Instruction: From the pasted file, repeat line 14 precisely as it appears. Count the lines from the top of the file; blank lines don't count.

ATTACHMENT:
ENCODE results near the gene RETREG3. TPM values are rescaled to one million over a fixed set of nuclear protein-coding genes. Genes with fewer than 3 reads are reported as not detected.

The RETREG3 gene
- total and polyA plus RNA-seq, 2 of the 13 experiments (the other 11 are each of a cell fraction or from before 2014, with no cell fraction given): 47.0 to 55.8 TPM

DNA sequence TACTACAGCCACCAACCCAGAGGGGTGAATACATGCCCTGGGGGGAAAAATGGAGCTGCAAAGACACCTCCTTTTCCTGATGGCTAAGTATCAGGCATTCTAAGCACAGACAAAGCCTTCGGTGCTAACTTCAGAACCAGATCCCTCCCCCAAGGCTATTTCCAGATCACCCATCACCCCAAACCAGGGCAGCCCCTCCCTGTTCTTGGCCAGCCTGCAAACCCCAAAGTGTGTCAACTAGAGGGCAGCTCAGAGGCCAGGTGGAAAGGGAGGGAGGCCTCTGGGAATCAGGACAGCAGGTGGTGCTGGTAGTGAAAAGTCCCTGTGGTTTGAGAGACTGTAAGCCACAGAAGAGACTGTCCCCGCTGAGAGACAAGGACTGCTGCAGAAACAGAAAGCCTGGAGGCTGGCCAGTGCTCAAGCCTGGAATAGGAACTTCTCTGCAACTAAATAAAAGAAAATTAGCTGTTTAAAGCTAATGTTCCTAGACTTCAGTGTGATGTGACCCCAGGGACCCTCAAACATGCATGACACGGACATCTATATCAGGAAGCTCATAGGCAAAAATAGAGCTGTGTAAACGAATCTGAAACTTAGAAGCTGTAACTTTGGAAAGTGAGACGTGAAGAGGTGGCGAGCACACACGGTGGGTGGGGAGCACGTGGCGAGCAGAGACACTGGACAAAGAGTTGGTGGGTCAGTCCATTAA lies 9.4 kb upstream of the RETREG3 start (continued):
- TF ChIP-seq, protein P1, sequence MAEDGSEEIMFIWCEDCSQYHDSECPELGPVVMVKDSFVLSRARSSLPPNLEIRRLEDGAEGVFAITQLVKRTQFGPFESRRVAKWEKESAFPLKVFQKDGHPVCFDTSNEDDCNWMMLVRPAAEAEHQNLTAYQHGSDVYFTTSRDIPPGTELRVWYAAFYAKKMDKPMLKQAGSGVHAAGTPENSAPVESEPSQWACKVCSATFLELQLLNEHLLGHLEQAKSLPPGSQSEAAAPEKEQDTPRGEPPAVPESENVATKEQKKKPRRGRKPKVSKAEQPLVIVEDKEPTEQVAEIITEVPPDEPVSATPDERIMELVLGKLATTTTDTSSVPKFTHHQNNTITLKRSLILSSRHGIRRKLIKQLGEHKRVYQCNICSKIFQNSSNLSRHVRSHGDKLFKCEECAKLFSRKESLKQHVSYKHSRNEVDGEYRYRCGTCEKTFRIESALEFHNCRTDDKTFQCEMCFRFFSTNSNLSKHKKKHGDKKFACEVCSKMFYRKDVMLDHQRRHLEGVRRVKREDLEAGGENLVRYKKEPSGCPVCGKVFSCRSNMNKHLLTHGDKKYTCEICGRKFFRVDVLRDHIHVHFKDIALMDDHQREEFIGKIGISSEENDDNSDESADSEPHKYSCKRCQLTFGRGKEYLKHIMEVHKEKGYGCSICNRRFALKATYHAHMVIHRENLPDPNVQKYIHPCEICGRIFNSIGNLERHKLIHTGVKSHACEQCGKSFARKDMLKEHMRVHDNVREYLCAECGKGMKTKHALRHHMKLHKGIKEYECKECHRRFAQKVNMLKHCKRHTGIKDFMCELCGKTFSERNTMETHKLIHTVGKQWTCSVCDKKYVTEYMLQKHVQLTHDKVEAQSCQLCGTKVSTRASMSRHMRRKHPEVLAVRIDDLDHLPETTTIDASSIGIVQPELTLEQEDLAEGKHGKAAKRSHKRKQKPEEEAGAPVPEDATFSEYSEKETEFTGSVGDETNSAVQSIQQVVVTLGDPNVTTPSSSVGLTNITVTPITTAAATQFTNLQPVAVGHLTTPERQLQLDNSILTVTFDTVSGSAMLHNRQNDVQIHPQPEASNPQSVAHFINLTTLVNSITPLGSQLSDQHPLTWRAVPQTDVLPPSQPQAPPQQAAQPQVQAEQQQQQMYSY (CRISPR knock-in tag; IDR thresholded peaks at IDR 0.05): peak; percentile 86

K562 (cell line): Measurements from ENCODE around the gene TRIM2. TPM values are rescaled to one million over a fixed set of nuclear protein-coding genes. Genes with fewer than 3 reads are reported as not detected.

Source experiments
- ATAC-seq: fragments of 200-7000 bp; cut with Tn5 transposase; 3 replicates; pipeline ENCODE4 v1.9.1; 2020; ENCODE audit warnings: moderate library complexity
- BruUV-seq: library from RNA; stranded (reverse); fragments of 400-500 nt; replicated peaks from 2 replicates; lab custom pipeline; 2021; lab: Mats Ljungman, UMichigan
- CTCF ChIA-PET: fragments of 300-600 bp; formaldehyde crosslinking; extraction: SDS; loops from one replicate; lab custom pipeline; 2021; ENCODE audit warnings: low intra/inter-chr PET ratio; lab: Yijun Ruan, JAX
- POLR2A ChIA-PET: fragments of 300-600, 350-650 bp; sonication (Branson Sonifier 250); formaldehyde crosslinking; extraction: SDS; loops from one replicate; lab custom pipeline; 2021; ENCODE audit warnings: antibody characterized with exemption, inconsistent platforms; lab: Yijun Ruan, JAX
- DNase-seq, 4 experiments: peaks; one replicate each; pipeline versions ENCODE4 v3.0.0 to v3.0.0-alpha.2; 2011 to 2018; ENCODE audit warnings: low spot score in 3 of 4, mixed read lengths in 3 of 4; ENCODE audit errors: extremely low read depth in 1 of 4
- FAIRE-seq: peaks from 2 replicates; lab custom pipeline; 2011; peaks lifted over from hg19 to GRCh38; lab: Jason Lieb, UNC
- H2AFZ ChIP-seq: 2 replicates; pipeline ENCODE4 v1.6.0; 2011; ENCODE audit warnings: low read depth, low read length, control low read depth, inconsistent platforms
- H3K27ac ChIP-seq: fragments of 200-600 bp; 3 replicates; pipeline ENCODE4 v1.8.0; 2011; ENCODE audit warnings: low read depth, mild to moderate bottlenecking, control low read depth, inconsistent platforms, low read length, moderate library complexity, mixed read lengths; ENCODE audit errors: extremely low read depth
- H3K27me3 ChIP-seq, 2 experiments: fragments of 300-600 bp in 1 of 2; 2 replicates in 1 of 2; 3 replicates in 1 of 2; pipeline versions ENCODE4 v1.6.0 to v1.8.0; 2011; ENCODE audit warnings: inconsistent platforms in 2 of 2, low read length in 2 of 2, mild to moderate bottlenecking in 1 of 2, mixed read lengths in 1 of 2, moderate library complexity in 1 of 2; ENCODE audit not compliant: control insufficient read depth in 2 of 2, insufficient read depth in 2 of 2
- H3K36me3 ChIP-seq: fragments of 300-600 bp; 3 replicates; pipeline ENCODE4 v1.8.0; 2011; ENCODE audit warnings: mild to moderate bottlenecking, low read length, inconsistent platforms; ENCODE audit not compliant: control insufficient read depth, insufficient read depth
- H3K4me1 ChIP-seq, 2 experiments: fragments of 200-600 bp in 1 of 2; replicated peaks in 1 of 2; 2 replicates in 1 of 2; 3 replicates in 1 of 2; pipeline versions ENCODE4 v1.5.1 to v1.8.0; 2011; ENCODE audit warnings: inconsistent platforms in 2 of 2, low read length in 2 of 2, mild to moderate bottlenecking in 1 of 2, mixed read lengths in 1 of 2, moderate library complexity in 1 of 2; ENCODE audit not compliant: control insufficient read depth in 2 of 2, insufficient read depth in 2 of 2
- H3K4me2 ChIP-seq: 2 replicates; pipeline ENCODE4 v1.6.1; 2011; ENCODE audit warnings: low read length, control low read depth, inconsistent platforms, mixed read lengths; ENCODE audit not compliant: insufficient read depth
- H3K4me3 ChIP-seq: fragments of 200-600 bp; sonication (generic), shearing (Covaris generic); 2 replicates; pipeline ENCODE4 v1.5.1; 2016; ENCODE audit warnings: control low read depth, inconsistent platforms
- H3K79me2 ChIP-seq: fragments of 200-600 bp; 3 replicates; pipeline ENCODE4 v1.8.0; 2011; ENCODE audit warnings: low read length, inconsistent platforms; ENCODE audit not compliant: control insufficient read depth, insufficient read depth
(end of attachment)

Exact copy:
- H2AFZ ChIP-seq: 2 replicates; pipeline ENCODE4 v1.6.0; 2011; ENCODE audit warnings: low read depth, low read length, control low read depth, inconsistent platforms